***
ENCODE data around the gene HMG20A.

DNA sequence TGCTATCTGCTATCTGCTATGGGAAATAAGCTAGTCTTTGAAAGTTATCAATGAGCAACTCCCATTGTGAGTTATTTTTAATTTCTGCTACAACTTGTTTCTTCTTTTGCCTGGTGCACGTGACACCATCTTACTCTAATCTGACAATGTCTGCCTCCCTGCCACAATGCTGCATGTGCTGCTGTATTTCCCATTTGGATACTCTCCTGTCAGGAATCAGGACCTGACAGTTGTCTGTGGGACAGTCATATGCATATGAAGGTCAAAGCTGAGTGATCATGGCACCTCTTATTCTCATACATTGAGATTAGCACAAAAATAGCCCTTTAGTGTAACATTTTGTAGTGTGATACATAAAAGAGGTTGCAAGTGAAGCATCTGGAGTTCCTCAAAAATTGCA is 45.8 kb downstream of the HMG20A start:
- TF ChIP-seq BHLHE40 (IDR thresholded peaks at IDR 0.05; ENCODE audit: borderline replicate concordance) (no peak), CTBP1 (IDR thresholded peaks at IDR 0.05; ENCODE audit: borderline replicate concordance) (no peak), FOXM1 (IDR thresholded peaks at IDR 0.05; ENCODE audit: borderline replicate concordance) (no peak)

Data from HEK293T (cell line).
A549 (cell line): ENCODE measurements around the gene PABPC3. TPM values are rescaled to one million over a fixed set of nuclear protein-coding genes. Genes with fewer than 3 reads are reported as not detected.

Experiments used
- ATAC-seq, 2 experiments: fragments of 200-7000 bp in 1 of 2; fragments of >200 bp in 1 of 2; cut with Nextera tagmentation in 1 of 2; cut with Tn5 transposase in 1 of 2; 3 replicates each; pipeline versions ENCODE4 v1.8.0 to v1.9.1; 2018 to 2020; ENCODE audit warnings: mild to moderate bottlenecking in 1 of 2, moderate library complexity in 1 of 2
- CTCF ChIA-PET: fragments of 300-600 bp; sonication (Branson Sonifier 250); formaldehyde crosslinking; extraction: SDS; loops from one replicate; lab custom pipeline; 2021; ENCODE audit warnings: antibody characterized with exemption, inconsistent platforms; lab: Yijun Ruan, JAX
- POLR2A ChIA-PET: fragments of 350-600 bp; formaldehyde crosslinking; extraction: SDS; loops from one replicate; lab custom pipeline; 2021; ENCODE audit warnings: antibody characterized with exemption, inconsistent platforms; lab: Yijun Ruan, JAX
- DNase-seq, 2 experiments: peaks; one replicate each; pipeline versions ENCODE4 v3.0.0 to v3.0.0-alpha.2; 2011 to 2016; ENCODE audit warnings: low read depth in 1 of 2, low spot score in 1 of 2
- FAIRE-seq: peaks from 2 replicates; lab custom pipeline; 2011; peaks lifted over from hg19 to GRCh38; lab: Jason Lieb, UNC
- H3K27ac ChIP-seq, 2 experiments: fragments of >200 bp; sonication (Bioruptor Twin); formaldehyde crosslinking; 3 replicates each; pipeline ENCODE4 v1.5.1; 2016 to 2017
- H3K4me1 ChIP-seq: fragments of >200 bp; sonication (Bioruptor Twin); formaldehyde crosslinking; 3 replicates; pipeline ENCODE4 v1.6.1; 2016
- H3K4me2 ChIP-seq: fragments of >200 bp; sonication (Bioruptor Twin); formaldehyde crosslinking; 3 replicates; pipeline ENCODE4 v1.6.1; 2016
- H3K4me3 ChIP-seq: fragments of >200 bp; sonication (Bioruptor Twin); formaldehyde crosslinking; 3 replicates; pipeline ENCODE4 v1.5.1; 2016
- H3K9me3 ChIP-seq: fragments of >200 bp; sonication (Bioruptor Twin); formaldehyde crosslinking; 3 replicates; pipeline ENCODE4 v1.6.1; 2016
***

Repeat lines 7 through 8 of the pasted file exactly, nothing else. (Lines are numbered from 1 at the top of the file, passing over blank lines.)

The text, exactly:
- ATAC-seq, 2 experiments: fragments of 200-7000 bp in 1 of 2; fragments of >200 bp in 1 of 2; cut with Nextera tagmentation in 1 of 2; cut with Tn5 transposase in 1 of 2; 3 replicates each; pipeline versions ENCODE4 v1.8.0 to v1.9.1; 2018 to 2020; ENCODE audit warnings: mild to moderate bottlenecking in 1 of 2, moderate library complexity in 1 of 2
- CTCF ChIA-PET: fragments of 300-600 bp; sonication (Branson Sonifier 250); formaldehyde crosslinking; extraction: SDS; loops from one replicate; lab custom pipeline; 2021; ENCODE audit warnings: antibody characterized with exemption, inconsistent platforms; lab: Yijun Ruan, JAX